Sask Ch. of Commerce CEO Steve McLellan on Energy East Building pipeline capacity Ďabsolutely criticalí

September 18, 2018 2:00 pm
Kevin Weedmark

World-Spectator Editor Kevin Weedmark spoke with Saskatchewan Chamber of Commerce CEO Steve McLellan last week about the need for pipelines and the the town and RM of Moosominís efforts on Energy East.

How important is it that a pipeline gets built thatís going to help get our products to the coast?

Itís absolutely critical and well beyond getting oil to the coast.

Pipelines have become a symbol now of the ability of this country to build major projects in an effective private sector driven way.

We are trying to prove as Canadians that we can indeed still get these projects done without the vocal minority going crazy and the politicians listening to them, and thatís a challenge. Thatís the reality.

The courts have started to weigh in and we are now having the common good determined by courts instead of the various levels of government.

The ability to build this pipeline is absolutely critical. It will reinforce the investment climate here.

It will tell Canadians and foreign investors that this is a place you can do business.

Even though the process to get where they are with TransMountain is convoluted by any definition, but at least itís moving forward. It took a bit of a sidestep with the Court of Appeal decision but at the end of the day we need to get it built or else people wonít be building anything. Theyíll say I just canít take a risk that somebodyís going to think itís a bad idea.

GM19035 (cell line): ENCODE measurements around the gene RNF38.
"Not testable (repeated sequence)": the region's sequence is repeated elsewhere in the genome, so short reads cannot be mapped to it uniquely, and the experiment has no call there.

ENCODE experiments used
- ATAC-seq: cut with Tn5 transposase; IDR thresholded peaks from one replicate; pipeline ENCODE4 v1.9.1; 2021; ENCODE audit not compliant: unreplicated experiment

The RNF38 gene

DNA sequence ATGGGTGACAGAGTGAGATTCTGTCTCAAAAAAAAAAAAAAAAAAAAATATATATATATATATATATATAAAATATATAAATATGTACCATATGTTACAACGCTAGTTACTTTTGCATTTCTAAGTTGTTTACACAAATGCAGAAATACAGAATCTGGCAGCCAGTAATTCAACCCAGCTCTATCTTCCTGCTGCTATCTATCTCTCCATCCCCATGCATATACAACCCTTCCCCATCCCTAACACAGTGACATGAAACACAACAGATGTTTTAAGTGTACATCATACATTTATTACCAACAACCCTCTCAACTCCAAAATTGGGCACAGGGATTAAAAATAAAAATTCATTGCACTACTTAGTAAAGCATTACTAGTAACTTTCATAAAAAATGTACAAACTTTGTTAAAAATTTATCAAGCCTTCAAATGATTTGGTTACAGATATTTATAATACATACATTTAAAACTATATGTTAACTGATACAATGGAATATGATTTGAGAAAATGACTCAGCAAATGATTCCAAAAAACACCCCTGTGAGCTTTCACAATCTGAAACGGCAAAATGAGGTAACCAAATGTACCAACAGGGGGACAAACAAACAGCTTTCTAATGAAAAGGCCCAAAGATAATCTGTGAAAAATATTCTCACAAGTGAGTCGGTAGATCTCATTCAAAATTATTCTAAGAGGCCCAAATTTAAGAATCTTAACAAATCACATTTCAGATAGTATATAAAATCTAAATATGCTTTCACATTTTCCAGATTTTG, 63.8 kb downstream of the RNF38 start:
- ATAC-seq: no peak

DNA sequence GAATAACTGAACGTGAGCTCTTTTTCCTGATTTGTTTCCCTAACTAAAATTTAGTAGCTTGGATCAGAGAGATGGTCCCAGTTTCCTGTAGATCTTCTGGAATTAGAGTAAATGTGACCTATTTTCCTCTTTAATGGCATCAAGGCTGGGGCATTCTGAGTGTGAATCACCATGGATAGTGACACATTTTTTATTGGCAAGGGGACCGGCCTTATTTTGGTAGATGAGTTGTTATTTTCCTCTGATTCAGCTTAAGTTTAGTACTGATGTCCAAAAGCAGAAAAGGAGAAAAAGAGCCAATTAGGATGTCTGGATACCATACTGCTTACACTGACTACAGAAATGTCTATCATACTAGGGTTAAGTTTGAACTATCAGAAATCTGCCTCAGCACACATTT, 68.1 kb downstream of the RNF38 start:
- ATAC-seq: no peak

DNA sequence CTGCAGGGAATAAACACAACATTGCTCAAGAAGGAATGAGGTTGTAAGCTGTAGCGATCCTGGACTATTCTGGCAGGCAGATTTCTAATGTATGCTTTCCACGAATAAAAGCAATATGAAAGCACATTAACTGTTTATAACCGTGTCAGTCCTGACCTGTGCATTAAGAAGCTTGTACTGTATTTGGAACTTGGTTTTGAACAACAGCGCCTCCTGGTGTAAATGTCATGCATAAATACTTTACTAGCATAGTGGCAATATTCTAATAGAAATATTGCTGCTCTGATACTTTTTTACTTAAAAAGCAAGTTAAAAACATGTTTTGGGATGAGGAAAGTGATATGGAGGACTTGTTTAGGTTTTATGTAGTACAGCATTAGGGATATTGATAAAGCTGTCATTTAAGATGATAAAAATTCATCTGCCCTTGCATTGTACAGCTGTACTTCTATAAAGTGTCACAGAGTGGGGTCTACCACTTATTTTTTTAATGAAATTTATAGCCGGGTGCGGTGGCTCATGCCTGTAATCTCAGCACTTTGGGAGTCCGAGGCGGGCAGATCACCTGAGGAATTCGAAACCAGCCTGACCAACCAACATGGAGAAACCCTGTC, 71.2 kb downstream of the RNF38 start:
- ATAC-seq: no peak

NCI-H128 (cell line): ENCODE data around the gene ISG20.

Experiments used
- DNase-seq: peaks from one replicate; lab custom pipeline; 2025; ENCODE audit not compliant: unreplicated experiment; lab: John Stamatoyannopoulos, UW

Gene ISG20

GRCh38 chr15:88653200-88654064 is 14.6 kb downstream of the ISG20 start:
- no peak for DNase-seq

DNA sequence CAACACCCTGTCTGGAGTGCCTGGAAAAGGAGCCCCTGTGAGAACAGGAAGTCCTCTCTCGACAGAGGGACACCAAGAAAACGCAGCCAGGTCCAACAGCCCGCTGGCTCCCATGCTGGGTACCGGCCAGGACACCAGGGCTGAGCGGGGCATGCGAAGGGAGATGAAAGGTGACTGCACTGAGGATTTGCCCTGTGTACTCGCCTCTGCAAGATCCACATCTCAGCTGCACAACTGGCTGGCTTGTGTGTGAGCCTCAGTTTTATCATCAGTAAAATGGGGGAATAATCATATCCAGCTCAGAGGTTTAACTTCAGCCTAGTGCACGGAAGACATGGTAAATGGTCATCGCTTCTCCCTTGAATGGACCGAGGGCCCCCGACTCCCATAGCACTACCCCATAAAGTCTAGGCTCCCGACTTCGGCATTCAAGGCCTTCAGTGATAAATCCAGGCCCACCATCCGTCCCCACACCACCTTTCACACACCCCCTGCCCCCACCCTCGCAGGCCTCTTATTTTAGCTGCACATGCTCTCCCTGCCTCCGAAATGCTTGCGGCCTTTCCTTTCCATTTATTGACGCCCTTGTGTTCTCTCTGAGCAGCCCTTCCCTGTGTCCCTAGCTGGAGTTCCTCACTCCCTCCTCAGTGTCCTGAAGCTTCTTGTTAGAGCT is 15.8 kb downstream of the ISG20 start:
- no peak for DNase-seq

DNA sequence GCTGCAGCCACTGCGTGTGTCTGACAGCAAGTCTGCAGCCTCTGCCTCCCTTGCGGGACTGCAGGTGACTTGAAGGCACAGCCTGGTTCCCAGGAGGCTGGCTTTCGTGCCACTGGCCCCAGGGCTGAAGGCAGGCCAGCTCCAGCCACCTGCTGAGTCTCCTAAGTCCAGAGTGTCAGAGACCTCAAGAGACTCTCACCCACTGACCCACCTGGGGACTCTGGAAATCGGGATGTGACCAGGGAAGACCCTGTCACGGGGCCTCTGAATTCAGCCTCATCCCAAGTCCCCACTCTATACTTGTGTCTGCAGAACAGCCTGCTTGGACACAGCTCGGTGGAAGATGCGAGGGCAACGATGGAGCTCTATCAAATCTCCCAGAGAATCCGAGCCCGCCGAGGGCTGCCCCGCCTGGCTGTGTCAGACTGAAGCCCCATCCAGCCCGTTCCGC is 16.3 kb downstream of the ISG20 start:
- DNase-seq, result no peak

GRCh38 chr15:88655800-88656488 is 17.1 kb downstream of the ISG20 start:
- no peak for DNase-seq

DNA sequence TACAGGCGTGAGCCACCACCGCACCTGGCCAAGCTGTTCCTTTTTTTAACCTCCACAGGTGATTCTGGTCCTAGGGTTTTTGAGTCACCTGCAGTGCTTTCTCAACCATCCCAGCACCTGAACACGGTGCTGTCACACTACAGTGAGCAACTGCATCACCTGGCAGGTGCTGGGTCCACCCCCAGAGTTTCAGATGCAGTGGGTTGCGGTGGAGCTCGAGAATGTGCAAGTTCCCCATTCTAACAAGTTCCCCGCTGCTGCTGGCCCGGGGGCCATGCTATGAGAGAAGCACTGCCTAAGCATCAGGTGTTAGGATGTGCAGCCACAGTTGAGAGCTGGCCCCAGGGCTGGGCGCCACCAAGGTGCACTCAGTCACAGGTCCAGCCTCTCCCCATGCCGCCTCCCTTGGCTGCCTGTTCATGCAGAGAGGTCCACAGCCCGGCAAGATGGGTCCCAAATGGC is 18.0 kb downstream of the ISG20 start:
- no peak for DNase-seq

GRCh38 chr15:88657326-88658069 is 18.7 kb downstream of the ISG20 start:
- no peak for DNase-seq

Weíre challenged way beyond the principle of simply getting oil out. This is now much bigger. We need to get it done and get it done right and get it done soon.

When you look at the work that TransCanada put into Energy East before withdrawing that application, when you look at the work Kinder Morgan put into Trans-Mountain before the Court of Appeal reversed the approval, do you worry about the impact on companies looking at pipeline projects in the future?

Thereís no question theíre doing a lot more than they used to and thatís one of the challenges in terms of the investment climate.
Itís a continuing changing requirement.

There are two elements in the Trans-Mountain piece. One is the duty to consult and accommodate.

On that, I do know the federal government did not do their due diligence on that, and shame on them.

The other piece is the environmental impact of the increased tanker traffic. Common sense says yes, they could have done that differently.

Are those two things on their own enough to have stopped the project? Iím not sure. Clearly I would have preferred a decision that said these two things need to be done, but begin the process.

Lessons learned for everybody, but Iím getting tired of courts having to decide public policy instead of our politicians who are elected to govern us.

Whatís your thought on the town and RM of Moosomin trying to restart the discussion on Energy East?

I think itís crazy that Canada buys oil from Saudi Arabia and not from Alberta and Saskatchewan. I think the way forward, for Eastern Canada to buy Western Canadian oil, is through a pipeline like Energy East.

I also know it would do great things for Saskatchewanís economy and communities along the Manitoba border as well.
I like the concept. I liked the concept when it was first put forward.

We had done some work around the issue when we went over the Trans-Mountain decision. We looked at the judgesí decision on that pipeline, and we thought we need to look at the other options. Northern Gateway is closer, but it doesnít provide access to Eastern Canada so as Canadians we can become more energy self-reliant.